"Like Walking in a Fog"-Parents' perceptions of sleep and consequences of sleep loss when staying overnight with their child in hospital
Journal of Sleep Research
School of Nursing and Midwifery
Disruption of parental sleep in hospital, with frequent awakenings and poor sleep quality, limits the parents' resources to meet the child's needs and maintain parental wellbeing. The aim of the study was to explore and describe how parents perceive their sleep when staying overnight with their sick child in hospital. A further aim was to explore and describe parents’ perception of what circumstances influence their sleep in the hospital. Twenty‐two parents who were accommodated with their sick child (0–17 years) in paediatric wards in Norway and Sweden participated. Interviews were conducted during the hospital stay to elicit their perspectives. Phenomenography was used to analyse data. Two descriptive categories were found: (a) “Perceptions of sleep”, with two sub‐categories: “Sleep in the paediatric ward” and “Consequences of sleep loss”; and (b) “Circumstances influencing sleep in the paediatric ward” with three sub‐categories: “The importance of the family”, “Information and routines at the paediatric ward”, and “Accommodation facilities”. Parents’ sleep and needs must be acknowledged in paediatric wards. An individual plan of care for the upcoming night could be a valuable tool for both the parents and nurses. The child's medical needs must be met with respect to the parents’ willingness to take part in the child's care during the night, and the need for rest and sleep for both parent and child.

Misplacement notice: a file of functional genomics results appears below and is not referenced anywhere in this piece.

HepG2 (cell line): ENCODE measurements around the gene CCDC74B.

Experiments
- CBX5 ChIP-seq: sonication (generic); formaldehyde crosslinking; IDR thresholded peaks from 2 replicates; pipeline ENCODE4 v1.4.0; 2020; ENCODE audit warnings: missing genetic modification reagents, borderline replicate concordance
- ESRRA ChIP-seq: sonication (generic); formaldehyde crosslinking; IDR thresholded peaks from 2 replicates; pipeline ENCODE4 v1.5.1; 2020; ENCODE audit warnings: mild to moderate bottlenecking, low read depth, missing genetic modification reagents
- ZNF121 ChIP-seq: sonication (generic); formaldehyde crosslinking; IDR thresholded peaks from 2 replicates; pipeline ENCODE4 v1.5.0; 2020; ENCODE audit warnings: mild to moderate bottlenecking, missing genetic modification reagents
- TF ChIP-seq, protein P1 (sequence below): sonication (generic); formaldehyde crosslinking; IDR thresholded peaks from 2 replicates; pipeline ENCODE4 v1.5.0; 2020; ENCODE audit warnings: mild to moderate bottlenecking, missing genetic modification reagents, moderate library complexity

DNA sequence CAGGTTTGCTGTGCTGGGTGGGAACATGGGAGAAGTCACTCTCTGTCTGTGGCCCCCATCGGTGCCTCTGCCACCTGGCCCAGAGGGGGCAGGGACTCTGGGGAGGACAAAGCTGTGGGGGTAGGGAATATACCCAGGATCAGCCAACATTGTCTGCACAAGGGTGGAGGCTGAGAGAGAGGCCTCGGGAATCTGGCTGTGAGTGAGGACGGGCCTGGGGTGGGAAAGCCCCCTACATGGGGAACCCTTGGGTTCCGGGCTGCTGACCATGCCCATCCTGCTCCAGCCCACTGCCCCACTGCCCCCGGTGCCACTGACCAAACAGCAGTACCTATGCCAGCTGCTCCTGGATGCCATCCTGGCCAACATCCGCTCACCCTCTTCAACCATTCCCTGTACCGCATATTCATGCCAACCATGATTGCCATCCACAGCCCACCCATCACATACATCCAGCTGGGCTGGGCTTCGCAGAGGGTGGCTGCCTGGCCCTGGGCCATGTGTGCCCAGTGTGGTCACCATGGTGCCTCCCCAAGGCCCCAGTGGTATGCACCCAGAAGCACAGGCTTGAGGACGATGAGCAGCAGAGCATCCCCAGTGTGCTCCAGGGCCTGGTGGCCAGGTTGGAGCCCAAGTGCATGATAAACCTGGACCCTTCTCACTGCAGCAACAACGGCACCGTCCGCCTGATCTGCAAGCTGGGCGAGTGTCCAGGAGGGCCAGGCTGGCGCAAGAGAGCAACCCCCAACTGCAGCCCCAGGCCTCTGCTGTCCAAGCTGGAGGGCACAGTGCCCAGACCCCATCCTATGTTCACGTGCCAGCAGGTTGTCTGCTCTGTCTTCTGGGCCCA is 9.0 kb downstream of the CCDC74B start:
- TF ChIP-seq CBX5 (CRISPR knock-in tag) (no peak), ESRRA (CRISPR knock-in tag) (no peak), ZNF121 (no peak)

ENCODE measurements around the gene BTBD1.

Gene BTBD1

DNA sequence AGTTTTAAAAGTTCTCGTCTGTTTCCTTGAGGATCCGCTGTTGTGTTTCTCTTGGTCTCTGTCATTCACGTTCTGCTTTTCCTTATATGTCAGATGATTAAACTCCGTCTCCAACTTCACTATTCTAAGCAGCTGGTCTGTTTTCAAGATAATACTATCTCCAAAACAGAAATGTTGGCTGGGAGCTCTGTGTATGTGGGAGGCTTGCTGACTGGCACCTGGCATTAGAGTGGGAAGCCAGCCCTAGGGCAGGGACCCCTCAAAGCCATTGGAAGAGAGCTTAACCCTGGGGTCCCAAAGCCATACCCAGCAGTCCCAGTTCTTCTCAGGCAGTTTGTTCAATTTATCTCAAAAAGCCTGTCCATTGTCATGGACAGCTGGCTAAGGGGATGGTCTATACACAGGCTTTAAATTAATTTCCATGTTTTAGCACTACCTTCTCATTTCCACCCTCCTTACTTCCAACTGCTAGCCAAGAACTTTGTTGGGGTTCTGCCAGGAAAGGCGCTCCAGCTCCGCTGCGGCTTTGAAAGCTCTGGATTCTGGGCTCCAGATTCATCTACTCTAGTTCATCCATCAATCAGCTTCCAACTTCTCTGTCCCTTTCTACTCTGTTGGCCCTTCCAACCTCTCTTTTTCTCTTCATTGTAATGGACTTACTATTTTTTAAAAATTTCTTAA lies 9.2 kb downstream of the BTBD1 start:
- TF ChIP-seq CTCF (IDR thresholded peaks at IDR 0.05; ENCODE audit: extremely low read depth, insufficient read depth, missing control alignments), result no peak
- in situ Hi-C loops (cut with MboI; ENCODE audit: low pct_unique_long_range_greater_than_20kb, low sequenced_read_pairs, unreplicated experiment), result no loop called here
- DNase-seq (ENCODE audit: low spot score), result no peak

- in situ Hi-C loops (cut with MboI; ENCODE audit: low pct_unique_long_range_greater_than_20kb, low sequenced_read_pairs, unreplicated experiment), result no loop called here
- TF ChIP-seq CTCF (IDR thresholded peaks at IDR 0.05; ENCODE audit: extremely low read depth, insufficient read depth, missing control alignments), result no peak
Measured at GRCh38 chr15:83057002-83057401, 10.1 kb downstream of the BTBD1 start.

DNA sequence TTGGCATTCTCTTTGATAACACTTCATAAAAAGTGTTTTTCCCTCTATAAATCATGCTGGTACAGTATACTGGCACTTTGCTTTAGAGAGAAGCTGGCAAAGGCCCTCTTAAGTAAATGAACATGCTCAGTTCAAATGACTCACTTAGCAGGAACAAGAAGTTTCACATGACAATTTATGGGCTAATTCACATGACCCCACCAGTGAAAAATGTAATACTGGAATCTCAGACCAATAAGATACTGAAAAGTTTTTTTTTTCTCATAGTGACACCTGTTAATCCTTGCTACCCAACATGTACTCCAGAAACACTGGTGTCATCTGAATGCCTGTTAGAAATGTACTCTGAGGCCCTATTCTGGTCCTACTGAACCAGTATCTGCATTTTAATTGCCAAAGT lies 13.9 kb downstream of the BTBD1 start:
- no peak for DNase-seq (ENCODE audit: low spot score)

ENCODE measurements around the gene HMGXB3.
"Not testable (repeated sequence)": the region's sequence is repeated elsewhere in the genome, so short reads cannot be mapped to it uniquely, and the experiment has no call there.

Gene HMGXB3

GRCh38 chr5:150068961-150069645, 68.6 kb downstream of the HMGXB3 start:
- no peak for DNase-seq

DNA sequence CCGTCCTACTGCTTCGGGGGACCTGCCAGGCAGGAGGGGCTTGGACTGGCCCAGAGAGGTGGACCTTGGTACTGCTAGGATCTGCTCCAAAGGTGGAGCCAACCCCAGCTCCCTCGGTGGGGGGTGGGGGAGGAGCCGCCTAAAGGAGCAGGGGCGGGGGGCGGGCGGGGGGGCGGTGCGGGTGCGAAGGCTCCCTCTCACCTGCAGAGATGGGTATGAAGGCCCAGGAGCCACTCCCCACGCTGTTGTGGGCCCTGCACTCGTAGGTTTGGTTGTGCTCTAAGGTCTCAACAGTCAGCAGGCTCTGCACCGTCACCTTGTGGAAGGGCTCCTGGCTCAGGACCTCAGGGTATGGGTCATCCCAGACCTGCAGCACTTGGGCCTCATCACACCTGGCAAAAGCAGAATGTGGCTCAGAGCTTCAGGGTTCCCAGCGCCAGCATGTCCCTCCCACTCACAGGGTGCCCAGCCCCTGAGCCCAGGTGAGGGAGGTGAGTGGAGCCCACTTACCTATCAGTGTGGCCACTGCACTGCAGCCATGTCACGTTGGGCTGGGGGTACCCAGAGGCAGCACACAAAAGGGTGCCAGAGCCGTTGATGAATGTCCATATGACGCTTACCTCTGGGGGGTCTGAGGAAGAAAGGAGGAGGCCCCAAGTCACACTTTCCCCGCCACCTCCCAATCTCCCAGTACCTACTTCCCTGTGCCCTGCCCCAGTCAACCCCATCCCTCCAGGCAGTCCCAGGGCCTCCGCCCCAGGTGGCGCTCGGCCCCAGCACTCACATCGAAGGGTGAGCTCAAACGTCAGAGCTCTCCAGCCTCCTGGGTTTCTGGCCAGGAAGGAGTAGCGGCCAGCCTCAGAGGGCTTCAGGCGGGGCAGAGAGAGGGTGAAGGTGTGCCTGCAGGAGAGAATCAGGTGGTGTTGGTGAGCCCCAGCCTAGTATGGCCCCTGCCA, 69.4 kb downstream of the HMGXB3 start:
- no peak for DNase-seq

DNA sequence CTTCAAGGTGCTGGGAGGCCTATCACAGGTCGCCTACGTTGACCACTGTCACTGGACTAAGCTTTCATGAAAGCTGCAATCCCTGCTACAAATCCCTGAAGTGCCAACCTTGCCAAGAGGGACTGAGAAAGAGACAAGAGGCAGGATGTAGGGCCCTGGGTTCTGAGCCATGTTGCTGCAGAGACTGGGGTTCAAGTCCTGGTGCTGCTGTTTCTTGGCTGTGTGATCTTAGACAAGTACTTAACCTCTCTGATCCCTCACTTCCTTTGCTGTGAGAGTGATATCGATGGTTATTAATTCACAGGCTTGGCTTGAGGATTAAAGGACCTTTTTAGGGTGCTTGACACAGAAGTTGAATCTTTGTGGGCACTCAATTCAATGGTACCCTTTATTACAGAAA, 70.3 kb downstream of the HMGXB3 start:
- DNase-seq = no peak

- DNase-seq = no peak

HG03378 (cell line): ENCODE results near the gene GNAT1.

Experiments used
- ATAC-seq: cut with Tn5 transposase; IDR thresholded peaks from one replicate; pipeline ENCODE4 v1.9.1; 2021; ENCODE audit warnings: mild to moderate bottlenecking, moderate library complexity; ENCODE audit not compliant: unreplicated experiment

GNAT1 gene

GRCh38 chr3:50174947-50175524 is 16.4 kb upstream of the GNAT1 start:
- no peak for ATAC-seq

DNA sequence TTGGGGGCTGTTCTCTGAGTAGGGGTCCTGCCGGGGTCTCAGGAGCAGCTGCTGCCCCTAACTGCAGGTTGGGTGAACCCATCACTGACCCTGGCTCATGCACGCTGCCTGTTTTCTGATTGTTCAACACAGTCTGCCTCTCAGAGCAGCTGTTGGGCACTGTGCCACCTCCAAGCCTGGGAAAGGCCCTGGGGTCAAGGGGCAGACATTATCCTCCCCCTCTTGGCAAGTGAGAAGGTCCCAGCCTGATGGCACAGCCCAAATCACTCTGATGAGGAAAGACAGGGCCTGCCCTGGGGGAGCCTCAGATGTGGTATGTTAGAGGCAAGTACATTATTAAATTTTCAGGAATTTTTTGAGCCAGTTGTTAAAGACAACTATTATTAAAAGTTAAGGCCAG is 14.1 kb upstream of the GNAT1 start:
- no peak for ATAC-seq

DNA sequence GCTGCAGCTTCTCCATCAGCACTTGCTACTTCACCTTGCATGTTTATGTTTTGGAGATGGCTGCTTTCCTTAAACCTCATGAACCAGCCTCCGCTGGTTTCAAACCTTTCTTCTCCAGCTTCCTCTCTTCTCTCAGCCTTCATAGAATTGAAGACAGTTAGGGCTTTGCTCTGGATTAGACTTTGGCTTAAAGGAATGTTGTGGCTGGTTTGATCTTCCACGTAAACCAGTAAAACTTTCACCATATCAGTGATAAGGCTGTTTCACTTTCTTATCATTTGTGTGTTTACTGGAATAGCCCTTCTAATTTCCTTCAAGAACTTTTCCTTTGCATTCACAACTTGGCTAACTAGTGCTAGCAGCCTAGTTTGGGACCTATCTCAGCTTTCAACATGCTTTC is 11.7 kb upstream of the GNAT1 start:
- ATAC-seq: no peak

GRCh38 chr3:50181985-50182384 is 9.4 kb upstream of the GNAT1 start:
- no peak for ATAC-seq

Exercise, nutrition, lifestyle and other interventions for optimal health across the lifespan